Sattar Beheshti died sometime in the last few days. I never met him in person. What I know of him from the times we talked over the phone was that he was a simple young man, a hard worker, a son to a mother to whom he was devoted. I also know that he loved his country.
By all accounts Sattar was brutally tortured to death. Word has been trickling out from Iran, and apparently other political prisoners saw him in the week he was in Evin Prison. They said he was badly beaten, that barely a square inch of his body was untouched by the monsters who interrogated him.
Sattar was arrested by the government thugs who investigate any online activity on Facebook and Twitter that they deem to be against the Islamic Republic of Iran.
What is curious is how quickly they killed Sattar. He was only arrested on October 30, 2012, and by November 6, his mother received a call to buy a plot in which to bury her son. I have to wonder if he had been more famous if they might not have been so fast to end his life. Was he someone the “cyber police” were using as an example to warn other young people against sending Tweets and Facebook postings? Did he hold out on giving them the information they were seeking to the point that his torturers lost control?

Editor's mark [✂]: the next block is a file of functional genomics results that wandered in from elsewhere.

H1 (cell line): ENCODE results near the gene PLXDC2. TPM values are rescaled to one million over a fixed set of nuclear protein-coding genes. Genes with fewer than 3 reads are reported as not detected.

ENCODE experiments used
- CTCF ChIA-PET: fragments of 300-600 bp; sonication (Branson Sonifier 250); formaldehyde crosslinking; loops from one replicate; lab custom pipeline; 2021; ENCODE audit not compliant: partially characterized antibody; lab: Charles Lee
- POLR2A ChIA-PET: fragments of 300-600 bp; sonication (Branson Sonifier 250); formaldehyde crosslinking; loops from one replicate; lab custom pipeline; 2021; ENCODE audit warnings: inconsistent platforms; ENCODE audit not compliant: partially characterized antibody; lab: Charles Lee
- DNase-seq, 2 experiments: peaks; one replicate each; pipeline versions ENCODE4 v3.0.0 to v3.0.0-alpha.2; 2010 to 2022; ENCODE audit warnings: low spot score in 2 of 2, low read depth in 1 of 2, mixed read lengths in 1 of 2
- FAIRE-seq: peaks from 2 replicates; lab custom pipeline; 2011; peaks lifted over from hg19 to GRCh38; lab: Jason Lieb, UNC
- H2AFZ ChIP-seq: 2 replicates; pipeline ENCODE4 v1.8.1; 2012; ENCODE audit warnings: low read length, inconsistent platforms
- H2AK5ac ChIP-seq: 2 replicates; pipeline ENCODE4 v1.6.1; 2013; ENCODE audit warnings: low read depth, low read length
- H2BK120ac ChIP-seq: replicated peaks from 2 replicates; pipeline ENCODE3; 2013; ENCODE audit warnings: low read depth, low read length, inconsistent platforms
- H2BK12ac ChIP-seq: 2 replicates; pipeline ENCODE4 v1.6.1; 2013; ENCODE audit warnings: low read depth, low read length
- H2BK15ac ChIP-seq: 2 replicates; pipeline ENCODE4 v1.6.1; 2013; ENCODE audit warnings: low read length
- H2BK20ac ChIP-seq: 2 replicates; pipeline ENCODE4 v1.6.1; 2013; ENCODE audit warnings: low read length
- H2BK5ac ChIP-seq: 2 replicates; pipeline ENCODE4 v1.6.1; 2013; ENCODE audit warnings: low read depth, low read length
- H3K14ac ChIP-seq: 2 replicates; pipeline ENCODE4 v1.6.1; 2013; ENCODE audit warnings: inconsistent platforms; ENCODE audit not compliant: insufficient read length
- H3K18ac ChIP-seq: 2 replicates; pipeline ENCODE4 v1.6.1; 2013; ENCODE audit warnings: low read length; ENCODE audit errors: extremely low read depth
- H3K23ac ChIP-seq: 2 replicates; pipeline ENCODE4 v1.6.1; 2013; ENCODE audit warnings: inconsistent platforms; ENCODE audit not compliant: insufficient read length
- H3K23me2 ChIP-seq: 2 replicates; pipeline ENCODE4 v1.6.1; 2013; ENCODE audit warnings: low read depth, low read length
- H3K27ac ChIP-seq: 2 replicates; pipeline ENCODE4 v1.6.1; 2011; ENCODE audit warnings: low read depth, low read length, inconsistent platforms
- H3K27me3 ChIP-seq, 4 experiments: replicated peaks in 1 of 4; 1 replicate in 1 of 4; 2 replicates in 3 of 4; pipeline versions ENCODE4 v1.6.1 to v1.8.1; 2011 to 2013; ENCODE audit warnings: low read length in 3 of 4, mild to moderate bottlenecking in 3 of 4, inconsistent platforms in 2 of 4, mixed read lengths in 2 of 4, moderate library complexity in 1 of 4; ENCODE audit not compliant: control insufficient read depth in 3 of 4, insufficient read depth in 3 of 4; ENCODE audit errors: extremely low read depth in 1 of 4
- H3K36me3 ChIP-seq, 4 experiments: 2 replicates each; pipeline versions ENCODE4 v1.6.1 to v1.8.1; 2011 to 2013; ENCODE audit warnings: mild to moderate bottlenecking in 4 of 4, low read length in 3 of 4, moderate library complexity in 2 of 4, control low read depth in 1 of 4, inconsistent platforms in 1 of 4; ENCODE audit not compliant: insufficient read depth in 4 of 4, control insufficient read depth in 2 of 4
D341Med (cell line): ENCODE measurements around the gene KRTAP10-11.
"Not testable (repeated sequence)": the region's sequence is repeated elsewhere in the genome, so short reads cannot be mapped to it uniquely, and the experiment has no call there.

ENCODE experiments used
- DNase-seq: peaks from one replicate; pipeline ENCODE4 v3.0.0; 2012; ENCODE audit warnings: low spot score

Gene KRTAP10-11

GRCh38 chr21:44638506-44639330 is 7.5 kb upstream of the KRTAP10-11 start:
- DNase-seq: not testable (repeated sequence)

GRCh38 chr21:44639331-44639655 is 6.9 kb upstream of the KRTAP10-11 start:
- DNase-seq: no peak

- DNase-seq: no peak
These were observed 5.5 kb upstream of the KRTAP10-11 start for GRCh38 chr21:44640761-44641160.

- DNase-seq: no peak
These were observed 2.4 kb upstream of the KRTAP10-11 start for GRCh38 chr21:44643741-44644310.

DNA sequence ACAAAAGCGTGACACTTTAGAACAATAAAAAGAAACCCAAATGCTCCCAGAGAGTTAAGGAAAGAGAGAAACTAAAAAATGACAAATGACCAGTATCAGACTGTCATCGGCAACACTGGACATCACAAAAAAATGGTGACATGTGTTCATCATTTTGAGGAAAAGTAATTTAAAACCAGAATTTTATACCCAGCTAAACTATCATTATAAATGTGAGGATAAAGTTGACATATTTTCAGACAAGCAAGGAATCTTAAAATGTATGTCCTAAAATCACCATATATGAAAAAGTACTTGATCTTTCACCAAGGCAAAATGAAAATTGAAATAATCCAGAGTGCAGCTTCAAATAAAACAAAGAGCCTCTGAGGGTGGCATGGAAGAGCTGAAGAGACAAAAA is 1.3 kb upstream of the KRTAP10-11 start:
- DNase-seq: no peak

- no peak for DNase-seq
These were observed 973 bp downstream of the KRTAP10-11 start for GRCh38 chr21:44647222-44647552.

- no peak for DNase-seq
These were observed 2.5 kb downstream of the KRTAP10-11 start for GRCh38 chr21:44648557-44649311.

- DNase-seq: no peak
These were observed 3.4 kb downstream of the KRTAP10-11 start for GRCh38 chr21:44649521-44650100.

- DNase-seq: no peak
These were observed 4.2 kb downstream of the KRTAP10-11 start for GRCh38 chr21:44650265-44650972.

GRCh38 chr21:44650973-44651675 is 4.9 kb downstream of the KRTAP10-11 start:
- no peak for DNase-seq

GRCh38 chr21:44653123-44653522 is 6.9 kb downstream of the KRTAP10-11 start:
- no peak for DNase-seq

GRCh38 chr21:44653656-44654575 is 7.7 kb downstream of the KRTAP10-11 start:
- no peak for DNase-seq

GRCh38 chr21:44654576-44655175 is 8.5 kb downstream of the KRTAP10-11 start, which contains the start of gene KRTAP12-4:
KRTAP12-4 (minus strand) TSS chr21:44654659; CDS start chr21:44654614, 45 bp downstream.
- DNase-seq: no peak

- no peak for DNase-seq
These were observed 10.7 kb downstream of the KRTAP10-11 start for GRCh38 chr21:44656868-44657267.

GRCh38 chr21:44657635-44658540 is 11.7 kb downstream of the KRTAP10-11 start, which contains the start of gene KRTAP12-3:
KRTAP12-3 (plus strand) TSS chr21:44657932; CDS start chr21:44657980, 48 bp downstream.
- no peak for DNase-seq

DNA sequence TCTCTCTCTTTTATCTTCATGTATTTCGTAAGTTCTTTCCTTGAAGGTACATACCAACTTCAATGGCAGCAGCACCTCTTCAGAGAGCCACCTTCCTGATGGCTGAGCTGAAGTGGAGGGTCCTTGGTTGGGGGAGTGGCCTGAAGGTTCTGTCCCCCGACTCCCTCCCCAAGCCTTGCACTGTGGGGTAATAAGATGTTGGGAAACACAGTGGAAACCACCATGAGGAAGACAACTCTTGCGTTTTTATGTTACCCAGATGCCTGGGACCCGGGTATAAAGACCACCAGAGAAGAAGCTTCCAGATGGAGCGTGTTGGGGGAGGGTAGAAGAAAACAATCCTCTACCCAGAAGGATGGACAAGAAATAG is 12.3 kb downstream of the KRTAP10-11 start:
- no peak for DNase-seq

We’ll never know the answers to these questions.
What we know is that Sattar’s love of country made him a target. We know that he was brave and raised his voice in protest. In one of our conversations I cautioned him to take care, and Sattar responded that he saw the faces of the people in his country, how difficult their lives were and how poor they were, and that he couldn’t be quiet as long as they suffered.
Sattar’s life is just one more that has been cut short by a regime that places no value on human life. Unlike any of the current events in the Middle East that get airtime from international media outlets, Sattar’s death will be a blip that a few of us will write and talk about. He didn’t die out in the streets where the world would see, but instead Sattar died in the shadows where cowards kill innocent people behind closed doors.
For those of us who knew Sattar, as the disbelief subsides, we are left angry. How long will we watch this regime take the lives of our young people? How long will we wait? When will they pay for the lives of the innocent brothers and sisters of our country that they have taken?
They will remain until we unite. Sattar knew this. He didn’t live to see it, but he understood that once we join together against the evil that has controlled out country since 1979, we will see its end. Until then, we will remember Sattar…his face etched in our mind just as the faces of Neda, Sohrab, Akbar, and the thousands of others are.
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